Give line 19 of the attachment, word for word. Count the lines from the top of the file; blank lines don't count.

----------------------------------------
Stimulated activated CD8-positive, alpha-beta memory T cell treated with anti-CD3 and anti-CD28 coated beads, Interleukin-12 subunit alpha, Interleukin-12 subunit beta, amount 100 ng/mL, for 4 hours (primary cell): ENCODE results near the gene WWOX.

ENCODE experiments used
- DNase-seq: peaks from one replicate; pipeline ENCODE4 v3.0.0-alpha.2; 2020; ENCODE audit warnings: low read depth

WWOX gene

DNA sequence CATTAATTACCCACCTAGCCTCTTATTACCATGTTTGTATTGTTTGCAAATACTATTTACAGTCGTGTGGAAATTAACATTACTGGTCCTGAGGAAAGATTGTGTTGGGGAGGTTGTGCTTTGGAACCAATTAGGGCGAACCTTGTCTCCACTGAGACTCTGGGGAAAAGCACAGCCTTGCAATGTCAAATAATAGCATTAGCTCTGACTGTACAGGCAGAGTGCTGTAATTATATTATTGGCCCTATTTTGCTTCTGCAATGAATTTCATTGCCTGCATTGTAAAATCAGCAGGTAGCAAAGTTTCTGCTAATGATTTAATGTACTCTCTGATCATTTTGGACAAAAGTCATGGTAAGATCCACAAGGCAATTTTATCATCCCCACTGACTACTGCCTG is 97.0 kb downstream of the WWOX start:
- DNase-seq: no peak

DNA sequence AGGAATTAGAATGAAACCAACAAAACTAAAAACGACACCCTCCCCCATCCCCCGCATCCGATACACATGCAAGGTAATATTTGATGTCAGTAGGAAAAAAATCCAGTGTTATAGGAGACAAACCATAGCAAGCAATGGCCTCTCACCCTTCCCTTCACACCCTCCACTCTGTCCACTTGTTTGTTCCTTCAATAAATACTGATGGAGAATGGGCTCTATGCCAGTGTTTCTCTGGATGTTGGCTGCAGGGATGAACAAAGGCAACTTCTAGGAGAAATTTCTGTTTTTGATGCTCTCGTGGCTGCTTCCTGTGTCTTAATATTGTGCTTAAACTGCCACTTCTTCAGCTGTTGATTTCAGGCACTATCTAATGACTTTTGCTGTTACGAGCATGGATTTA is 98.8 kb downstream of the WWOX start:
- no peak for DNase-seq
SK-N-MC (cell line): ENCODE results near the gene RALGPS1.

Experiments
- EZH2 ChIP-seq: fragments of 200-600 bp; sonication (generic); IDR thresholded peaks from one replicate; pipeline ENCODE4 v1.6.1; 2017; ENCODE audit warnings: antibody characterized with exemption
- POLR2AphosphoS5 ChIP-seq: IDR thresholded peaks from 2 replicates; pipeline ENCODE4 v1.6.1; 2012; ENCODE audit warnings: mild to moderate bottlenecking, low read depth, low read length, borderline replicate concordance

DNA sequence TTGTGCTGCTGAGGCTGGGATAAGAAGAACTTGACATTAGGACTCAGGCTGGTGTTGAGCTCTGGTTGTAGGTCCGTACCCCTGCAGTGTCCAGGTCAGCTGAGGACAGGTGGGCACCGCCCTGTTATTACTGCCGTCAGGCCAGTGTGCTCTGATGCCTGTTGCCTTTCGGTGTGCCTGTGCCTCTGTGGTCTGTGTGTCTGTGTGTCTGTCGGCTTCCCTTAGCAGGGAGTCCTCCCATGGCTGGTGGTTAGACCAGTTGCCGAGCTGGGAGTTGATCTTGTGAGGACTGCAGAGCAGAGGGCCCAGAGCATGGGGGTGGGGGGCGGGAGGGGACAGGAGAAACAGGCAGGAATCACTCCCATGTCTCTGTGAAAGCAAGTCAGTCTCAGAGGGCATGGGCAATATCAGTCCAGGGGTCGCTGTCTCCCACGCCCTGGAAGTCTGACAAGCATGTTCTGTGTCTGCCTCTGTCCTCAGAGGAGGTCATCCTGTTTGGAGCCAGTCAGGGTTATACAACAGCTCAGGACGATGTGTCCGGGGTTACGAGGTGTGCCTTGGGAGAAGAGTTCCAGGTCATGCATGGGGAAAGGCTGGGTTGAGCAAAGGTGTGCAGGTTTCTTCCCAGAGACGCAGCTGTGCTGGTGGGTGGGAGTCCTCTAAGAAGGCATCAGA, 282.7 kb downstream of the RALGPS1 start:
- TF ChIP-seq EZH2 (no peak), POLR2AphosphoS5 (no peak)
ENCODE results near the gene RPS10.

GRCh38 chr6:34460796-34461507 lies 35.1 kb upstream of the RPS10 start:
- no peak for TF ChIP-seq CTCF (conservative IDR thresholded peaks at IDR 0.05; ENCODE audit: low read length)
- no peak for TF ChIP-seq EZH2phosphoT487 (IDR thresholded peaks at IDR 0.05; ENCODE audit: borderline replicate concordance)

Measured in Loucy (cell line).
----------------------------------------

Measured in Loucy (cell line).